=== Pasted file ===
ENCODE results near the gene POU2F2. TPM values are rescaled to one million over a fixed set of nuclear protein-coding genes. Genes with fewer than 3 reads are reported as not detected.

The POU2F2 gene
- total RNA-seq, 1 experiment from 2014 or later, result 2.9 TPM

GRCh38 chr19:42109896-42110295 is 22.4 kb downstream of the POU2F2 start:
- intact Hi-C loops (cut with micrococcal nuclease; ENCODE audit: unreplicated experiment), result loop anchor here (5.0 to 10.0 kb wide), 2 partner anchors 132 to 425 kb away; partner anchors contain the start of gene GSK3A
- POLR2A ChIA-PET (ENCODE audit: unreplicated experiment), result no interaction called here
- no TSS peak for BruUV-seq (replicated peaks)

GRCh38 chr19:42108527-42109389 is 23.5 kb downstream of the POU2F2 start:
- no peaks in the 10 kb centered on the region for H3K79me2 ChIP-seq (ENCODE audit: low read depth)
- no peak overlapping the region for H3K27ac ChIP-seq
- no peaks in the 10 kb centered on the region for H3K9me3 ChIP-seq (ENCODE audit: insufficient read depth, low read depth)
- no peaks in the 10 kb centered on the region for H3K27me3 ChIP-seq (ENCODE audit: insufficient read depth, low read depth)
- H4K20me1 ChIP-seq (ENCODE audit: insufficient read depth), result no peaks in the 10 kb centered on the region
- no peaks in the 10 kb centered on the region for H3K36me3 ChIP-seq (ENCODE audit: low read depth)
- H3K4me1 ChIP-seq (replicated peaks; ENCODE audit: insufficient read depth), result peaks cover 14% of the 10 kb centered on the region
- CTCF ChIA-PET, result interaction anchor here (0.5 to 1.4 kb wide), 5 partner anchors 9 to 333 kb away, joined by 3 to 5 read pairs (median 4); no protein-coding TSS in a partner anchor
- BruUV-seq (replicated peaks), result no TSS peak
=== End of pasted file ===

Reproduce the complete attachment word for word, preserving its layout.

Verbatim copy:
ENCODE results near the gene POU2F2. TPM values are rescaled to one million over a fixed set of nuclear protein-coding genes. Genes with fewer than 3 reads are reported as not detected.

The POU2F2 gene
- total RNA-seq, 1 experiment from 2014 or later, result 2.9 TPM

GRCh38 chr19:42109896-42110295 is 22.4 kb downstream of the POU2F2 start:
- intact Hi-C loops (cut with micrococcal nuclease; ENCODE audit: unreplicated experiment), result loop anchor here (5.0 to 10.0 kb wide), 2 partner anchors 132 to 425 kb away; partner anchors contain the start of gene GSK3A
- POLR2A ChIA-PET (ENCODE audit: unreplicated experiment), result no interaction called here
- no TSS peak for BruUV-seq (replicated peaks)

GRCh38 chr19:42108527-42109389 is 23.5 kb downstream of the POU2F2 start:
- no peaks in the 10 kb centered on the region for H3K79me2 ChIP-seq (ENCODE audit: low read depth)
- no peak overlapping the region for H3K27ac ChIP-seq
- no peaks in the 10 kb centered on the region for H3K9me3 ChIP-seq (ENCODE audit: insufficient read depth, low read depth)
- no peaks in the 10 kb centered on the region for H3K27me3 ChIP-seq (ENCODE audit: insufficient read depth, low read depth)
- H4K20me1 ChIP-seq (ENCODE audit: insufficient read depth), result no peaks in the 10 kb centered on the region
- no peaks in the 10 kb centered on the region for H3K36me3 ChIP-seq (ENCODE audit: low read depth)
- H3K4me1 ChIP-seq (replicated peaks; ENCODE audit: insufficient read depth), result peaks cover 14% of the 10 kb centered on the region
- CTCF ChIA-PET, result interaction anchor here (0.5 to 1.4 kb wide), 5 partner anchors 9 to 333 kb away, joined by 3 to 5 read pairs (median 4); no protein-coding TSS in a partner anchor
- BruUV-seq (replicated peaks), result no TSS peak